8
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The worst part about long lines or code or math equations are the parentheses. Nobody wants to read through 2x(3y+4*abs(x^[2*e^x])-5{3(x+y)-5})!

So, the goal of this challenge is to make it at least slightly easier to read these parentheses-filled beasts! For the above math equation, the output should be:

2x (
  3y+4*abs (
    x^ [
      2*e^x
    ]
  )
  -5 {
    3 (
      x+y
    )
    -5
  }
)

A parenthesis is defined as either of these characters: ()[]{}. Indents should each be two spaces, and there should be one space of seperation between the expression and the parenthesis: 2x (, x^ [ as some examples.

I would like to debut the Atomic Code Golf metric in this question. Take out all separators in your code (()[]{}. ; to name some common ones), and then take the length of your program if every reserved word and operator were 1 character long. That is your program's score. if x**(3.2)==b[3]:print x is 11 points: if|x|**|3|.|2|==|b|3|print|x, or ix*3.2=b3px. Any quick questions about the metric can be posted here; larger questions should be discussed in meta using the link above.

Lowest score wins. Good luck, have fun!

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12
  • \$\begingroup\$ Is $x one token or two? \$\endgroup\$
    – mob
    Commented Feb 21, 2013 at 3:59
  • \$\begingroup\$ @mob: Depends on what $x is: if it's a variable, 1 token. If it's a math operator, then 2. \$\endgroup\$
    – beary605
    Commented Feb 21, 2013 at 4:14
  • 4
    \$\begingroup\$ I've voted to close this as unclear as the challenge body does not properly specify what counts as a "separator" \$\endgroup\$ Commented Mar 27, 2021 at 4:16
  • 1
    \$\begingroup\$ Was this sandboxed? There are plenty of languages that can easily write programs consisting of only characters on your "common separator" list. \$\endgroup\$
    – Wheat Wizard
    Commented Mar 27, 2021 at 6:59
  • 1
    \$\begingroup\$ @WheatWizard This was asked in 2013, so I think it's unlikely it was sandboxed (given that sandboxes really started in 2014) \$\endgroup\$ Commented Mar 27, 2021 at 22:51

4 Answers 4

4
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C, 139 137 chars, 67 tokens

i,n;                                                      // 2 tokens
main(c){                                                  // 2 tokens
        while(~(c=getchar()))                             // 5 tokens
                n=strchr("([{}])",c)?                     // 11 tokens
                        n=c%4!=1,                         // 7 tokens
                        i+=n*4-2,                         // 7 tokens
                        printf("\n%*s%c"+n,n?1:i,"",c)    // 15 tokens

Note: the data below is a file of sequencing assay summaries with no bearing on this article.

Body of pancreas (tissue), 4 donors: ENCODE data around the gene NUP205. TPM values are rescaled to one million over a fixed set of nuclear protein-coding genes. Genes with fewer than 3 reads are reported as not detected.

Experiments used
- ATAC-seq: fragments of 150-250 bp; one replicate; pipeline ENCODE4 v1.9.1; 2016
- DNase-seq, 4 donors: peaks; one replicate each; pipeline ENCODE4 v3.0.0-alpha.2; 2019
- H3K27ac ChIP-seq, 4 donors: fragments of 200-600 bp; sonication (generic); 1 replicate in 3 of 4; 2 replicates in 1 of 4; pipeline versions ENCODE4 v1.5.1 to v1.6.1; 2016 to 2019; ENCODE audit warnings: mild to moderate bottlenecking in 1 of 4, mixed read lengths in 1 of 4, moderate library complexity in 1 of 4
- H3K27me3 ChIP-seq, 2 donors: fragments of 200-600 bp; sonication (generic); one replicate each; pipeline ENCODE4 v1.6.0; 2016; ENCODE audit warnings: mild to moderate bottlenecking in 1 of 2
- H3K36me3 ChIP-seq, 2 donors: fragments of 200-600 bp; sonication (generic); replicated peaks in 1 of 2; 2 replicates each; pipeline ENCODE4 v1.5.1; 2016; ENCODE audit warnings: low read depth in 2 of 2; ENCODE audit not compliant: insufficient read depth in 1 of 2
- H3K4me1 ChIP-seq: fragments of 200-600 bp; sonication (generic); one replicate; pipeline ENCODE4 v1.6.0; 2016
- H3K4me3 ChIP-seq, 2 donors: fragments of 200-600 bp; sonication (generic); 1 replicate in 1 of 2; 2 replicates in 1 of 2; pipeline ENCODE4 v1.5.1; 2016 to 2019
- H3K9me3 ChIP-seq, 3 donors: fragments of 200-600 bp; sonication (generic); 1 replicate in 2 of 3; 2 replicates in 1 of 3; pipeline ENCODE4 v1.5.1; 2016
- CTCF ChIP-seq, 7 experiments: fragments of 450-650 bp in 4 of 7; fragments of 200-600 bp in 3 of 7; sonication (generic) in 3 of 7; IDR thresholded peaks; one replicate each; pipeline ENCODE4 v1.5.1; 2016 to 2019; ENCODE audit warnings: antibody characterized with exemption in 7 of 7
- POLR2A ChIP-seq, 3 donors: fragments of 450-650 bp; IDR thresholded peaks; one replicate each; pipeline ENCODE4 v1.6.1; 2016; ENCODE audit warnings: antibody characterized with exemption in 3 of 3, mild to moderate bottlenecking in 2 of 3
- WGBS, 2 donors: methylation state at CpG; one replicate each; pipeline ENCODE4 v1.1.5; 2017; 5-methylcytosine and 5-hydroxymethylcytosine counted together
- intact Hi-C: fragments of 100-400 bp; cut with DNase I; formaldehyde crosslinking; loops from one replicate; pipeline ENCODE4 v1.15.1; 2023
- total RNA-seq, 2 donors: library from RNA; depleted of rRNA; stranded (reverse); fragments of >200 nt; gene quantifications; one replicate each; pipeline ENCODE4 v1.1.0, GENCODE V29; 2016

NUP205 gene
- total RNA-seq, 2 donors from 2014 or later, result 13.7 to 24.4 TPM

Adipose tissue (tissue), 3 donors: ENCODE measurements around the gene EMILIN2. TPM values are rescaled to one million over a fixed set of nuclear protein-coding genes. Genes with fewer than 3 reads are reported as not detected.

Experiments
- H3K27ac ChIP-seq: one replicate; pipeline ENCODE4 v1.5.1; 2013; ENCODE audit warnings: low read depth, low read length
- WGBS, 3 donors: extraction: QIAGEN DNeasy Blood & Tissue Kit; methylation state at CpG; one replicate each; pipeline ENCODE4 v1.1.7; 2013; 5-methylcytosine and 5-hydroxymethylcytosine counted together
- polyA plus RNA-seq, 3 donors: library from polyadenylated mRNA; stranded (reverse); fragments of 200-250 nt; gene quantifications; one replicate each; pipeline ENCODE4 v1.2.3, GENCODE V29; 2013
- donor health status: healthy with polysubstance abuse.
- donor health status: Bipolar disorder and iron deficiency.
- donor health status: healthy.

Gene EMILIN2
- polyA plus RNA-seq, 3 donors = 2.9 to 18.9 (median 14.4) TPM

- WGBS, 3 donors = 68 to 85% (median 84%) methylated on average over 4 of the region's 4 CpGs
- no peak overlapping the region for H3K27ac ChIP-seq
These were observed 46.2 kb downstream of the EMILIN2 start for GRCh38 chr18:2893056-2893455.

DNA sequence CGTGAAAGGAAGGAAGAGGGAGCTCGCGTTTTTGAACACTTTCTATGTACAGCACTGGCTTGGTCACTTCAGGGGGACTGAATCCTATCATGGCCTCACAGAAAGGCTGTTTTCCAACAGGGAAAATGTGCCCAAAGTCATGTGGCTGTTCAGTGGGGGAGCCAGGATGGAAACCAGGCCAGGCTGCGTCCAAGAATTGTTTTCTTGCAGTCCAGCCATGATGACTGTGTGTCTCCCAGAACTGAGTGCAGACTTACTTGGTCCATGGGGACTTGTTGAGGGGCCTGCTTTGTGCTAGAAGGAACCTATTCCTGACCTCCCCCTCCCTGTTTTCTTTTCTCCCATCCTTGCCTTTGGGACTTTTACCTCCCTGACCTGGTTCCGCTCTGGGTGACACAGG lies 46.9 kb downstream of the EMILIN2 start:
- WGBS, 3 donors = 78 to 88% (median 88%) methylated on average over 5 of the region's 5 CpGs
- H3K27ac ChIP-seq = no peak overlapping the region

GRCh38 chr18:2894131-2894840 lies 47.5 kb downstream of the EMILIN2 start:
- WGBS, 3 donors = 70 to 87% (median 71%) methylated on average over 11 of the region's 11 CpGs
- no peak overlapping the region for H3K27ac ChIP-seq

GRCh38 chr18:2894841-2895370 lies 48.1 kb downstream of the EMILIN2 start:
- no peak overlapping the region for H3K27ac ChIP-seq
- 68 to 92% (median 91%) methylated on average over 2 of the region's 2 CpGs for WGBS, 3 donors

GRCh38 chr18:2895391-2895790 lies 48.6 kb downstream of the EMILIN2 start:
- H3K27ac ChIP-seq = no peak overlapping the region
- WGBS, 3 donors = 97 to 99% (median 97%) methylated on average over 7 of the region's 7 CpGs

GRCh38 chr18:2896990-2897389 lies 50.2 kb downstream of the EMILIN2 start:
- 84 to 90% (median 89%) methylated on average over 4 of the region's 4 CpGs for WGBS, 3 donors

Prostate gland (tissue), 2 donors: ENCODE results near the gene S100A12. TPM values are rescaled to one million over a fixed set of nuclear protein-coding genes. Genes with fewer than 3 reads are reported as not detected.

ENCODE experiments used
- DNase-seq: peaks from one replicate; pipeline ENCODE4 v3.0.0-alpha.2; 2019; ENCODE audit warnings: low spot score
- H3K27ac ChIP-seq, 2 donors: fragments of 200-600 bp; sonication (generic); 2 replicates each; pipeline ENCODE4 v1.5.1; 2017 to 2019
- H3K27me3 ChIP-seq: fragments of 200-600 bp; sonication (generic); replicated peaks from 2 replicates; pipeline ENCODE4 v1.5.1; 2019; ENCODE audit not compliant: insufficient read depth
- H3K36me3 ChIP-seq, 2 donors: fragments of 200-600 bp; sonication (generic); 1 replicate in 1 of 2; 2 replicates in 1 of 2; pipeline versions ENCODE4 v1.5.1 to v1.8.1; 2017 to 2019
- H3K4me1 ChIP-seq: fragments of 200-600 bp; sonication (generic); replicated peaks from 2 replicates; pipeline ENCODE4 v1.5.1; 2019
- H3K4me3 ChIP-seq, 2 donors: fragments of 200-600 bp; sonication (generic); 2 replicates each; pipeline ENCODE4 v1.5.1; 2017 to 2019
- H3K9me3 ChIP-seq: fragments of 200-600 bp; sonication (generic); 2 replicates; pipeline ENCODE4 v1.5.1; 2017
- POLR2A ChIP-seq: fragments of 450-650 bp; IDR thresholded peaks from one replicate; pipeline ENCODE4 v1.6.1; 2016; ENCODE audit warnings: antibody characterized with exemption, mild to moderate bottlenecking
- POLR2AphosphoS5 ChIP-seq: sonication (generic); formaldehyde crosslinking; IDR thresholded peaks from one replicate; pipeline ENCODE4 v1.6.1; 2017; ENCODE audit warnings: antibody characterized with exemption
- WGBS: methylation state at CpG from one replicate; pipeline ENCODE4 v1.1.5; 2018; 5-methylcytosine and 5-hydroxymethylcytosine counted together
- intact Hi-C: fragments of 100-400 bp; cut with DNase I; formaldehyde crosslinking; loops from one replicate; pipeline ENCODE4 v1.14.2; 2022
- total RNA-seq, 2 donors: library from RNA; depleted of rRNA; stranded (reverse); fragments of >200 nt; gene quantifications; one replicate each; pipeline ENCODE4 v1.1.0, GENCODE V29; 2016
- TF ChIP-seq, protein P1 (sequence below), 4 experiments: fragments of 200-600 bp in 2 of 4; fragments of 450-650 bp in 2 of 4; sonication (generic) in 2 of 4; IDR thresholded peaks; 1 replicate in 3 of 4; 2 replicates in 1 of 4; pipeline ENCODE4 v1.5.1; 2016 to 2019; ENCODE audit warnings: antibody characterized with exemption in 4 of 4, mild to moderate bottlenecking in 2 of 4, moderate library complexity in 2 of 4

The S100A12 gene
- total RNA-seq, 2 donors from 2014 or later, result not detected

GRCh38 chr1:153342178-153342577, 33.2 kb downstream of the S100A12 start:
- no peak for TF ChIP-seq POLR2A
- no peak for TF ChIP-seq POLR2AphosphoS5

:                                         // 1 token
                        !printf("\n%*s%3$c"+!n*4,i,"",c); // 17 tokens
}

Logic:

  • Read until EOF (detect it because ~EOF==0).
  • If parenthesis, check open/close (for c in ")]}", c%4==1), update indentation (i), print with some whitespace.
  • If not, print the character, possibly prefixed by newline and indentation (n is true after parenthesis).
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1
  • \$\begingroup\$ Whatever it is you're doing with n looks truly evil. :) Woah!: c%4!=1! That's brilliant! \$\endgroup\$ Commented Jan 7, 2014 at 6:47
2
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Python, 102(?) Tokens

(Please correct if I didn't count correctly)

def f(t):
#1  2 3
    l,s,p,c,e,n=0,"",1," ",")]}","\n"
#   4 5 6 7 8 9ab cd e fgh ijklm no p
    for i in t:
#   q   r s  t
        if i in"([{": l+=2;s+=c+i+n+l*c
#       u  v w xyzAB  CD E FG HIJKLMNOP
        elif i in e: l-=2;s+=n+l*c+i+p*(n+l*c);p=1
#       Q    R S  T  UV W XY Z123456789 abcde  fgh
        else:
#       i
            if len(s) and s[-1]in e: s+=n+l*c
#           j  k   l  m   n  o p  q  rs tuvwx
            s+=i;p=0
#           yz A BCD
    return s
#   E      F
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2
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Perl, 86 char

57 tokens? (21+25+5+3+1+2?) Newlines are significant.

s![[{()}\]]!1-(3&ord$&)?" $&
"."  "x++$x:$/.($y="  "x--$x)."$&
$y"!ge;s/
 *
/
/g;print
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1
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JavaScript (V8), 76 74

(a,d)=>(d=0)||a.replaceAll(/[(\[{]/g,b=>` ${b}\n`+'  '.repeat(++d)).replaceAll(/[)\]}]/g,b=>`\n${(f='  '.repeat(--d))+b}\n${f}`)

Try it online!

(a,d)=>               pas argument a and d (a is the string, d is just as decleration)
 (d=0)||               set d to 0
 a.replaceAll(         replace everything in a that matches....
   /[(\[{]/g,            [,(,{   with....
   b=>                   pass matches into function
     ` ${b}\n`             space, bracket(the match) and newline
     +'  '.repeat(++d)     increment d and repeat the 2 spaces d times
   )
 .replaceAll(/[)\]}]/g,  match all ),],} and replace them with....
    b=>                  pass matches into function
      `\n${(f='  '.repeat(--d))+b}\n${f}`   newline, decrement d and repeat the 2 spaces d times, closing bracket(the match), newline and once again the repeated spaces
)

results in

#a#,#d#=>#d#=#0#||#a#replaceAll#/#[#(#\#[#{#]#/#g#b#=>#`# #$#{#b#}#\#n#`#+#'# # #'#repeat#++#d#replaceAll#/#[#)#\#]#}#]#/#g#b#=>#`#\#n#$#{#f#=#'# # #'#r#e#p#e#a#t#--#d#+#b#}#\#n#$#{#f#}#`#
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2
  • \$\begingroup\$ You can probably remove the braces {} inside the backticks \$\endgroup\$
    – Wezl
    Commented Mar 26, 2021 at 22:48
  • \$\begingroup\$ @Wezl , i am not so sure about those, as he specified only sperators, not sure if these are sperators. \$\endgroup\$
    – Alex bries
    Commented Mar 26, 2021 at 22:54

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